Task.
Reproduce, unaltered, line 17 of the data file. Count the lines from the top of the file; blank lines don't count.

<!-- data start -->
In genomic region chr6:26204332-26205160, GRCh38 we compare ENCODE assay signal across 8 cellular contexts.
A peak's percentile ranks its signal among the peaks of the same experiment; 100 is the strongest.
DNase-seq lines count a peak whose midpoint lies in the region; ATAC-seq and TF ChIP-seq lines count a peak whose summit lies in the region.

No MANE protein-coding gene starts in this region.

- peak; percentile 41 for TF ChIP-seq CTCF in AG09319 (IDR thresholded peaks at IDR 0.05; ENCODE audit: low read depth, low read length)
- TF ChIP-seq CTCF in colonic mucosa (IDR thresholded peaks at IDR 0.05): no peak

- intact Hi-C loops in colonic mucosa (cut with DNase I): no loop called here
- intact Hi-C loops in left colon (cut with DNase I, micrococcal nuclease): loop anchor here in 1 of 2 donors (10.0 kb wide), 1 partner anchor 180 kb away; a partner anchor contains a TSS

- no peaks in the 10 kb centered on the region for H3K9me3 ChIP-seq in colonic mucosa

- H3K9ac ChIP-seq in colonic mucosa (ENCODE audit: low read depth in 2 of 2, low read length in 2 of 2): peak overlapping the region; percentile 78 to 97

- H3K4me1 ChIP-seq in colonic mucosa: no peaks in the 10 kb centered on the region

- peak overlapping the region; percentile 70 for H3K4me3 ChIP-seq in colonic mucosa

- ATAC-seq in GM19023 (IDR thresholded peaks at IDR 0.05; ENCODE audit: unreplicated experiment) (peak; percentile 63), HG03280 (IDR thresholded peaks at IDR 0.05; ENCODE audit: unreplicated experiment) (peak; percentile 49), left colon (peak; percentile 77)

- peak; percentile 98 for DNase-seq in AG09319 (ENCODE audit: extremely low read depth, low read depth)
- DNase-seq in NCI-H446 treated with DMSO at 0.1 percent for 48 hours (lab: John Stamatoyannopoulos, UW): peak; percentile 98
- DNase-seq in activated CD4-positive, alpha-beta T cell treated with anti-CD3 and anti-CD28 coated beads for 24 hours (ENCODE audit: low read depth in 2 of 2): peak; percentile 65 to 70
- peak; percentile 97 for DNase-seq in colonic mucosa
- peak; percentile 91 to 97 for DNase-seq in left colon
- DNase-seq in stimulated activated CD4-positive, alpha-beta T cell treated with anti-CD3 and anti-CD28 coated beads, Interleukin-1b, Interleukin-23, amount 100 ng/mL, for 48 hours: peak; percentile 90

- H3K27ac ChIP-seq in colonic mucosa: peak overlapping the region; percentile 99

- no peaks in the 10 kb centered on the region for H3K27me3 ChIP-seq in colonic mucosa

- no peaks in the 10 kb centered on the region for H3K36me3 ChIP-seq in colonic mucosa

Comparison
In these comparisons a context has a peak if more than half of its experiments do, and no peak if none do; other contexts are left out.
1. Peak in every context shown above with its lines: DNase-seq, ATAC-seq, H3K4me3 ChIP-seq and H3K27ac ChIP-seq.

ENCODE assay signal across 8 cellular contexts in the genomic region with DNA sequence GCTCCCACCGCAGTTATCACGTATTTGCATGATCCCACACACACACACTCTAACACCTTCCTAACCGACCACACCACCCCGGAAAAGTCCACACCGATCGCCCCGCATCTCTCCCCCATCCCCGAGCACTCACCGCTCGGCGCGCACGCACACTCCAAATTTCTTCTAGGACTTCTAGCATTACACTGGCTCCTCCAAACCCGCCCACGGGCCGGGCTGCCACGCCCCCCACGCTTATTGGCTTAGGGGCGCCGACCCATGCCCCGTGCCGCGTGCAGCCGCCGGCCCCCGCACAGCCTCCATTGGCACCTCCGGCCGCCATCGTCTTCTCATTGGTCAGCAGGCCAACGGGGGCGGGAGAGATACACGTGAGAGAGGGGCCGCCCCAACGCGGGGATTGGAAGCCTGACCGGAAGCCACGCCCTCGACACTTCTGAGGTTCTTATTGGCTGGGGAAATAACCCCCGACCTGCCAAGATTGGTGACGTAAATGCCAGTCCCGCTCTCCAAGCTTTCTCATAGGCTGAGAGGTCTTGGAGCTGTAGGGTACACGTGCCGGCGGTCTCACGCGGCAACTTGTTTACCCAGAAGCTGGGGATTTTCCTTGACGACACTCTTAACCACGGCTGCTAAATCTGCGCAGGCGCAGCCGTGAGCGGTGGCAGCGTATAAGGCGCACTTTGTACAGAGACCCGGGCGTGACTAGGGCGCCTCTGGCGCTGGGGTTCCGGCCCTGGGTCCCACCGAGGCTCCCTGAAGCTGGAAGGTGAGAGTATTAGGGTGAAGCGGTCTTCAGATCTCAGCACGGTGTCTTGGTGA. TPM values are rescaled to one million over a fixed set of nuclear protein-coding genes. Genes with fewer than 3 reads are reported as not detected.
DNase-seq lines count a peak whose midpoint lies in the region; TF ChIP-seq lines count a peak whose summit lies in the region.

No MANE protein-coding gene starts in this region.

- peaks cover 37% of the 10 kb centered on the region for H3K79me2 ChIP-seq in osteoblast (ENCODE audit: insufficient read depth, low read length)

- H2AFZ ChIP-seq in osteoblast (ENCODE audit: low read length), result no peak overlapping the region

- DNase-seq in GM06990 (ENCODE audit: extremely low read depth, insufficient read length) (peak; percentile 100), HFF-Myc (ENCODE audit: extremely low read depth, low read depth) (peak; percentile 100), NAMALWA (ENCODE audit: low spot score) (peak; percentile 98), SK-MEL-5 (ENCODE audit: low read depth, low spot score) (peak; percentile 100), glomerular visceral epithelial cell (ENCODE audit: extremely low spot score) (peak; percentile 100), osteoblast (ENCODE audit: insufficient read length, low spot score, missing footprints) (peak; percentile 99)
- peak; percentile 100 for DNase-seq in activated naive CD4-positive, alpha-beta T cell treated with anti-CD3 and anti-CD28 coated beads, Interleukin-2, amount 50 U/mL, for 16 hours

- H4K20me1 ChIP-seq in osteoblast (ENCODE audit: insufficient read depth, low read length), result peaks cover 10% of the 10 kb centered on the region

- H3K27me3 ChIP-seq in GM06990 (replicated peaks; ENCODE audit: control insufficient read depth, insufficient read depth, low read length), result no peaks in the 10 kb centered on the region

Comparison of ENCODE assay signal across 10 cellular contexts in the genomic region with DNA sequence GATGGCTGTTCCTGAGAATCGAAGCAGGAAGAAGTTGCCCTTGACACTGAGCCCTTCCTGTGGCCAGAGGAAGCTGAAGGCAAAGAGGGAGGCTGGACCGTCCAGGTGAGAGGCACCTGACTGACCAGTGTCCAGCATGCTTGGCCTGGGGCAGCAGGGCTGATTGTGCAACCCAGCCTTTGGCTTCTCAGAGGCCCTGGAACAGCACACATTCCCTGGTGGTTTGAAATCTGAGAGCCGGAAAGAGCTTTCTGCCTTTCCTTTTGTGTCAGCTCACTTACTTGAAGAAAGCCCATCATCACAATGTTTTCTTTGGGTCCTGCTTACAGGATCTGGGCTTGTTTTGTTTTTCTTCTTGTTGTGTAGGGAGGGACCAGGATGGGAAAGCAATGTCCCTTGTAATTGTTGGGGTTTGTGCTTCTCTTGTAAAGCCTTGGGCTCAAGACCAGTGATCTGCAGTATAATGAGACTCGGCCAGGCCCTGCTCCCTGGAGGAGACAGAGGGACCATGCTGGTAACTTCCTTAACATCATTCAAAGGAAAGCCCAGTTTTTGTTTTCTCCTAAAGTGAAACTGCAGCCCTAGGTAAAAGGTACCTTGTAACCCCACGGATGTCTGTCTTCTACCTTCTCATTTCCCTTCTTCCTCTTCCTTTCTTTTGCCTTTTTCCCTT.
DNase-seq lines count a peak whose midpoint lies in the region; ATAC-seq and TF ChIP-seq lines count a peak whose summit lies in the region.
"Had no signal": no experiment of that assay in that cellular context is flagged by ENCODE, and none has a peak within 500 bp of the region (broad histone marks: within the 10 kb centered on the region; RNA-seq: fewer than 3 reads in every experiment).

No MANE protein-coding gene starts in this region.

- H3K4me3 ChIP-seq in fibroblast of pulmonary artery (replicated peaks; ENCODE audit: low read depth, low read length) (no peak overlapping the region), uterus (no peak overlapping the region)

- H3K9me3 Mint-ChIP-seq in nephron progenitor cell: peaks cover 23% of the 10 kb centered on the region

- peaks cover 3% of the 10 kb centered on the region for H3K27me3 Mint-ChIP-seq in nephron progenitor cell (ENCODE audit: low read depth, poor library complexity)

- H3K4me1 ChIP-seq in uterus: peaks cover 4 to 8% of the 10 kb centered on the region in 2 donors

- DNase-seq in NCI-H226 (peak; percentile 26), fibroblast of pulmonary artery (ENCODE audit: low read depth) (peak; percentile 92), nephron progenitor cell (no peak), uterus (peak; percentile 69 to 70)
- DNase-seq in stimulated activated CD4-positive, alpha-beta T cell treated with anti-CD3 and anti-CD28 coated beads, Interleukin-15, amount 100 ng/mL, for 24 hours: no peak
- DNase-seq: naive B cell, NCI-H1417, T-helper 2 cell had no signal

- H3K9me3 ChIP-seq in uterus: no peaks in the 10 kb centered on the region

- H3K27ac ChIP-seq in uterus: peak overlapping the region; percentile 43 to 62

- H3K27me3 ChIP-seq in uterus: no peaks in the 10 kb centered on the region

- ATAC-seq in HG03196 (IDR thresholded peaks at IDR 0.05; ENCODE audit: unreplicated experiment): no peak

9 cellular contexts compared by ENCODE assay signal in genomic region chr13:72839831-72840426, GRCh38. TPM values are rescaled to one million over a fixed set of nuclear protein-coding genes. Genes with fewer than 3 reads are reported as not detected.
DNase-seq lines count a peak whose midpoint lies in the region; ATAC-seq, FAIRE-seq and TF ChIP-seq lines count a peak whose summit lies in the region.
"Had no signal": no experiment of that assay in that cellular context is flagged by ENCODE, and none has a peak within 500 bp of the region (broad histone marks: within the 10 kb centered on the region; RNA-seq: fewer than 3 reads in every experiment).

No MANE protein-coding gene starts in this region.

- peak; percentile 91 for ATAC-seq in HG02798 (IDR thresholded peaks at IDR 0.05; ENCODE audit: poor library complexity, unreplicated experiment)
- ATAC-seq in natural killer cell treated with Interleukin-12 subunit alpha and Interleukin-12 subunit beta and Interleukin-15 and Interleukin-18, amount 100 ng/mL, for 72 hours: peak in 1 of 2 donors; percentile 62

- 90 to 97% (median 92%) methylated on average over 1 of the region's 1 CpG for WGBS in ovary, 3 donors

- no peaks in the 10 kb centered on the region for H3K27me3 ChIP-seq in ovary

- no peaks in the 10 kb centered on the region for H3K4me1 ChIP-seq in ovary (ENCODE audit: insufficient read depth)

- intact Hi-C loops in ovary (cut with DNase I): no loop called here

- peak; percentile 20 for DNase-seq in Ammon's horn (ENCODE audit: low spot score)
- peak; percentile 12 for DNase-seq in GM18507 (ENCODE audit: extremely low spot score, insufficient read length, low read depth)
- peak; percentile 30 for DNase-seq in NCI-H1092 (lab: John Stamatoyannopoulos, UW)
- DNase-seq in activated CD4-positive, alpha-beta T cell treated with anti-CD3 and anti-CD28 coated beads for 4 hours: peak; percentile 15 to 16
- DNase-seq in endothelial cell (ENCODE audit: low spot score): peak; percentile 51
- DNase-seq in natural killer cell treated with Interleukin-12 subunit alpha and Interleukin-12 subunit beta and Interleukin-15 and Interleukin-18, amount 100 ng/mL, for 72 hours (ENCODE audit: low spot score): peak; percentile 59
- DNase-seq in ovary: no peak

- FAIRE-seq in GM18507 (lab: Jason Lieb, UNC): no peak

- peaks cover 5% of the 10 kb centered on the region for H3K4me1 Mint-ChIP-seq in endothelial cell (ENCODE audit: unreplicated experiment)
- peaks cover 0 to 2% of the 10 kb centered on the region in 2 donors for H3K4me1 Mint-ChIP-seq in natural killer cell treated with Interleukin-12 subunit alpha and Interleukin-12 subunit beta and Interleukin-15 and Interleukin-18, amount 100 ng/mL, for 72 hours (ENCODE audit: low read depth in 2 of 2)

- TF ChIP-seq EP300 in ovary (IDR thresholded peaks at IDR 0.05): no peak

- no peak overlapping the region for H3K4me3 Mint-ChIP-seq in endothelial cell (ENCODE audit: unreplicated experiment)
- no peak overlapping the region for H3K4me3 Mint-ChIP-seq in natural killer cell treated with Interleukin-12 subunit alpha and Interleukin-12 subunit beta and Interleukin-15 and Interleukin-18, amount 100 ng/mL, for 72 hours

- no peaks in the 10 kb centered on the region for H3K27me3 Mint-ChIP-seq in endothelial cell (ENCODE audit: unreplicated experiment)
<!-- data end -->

- peak; percentile 97 for DNase-seq in colonic mucosa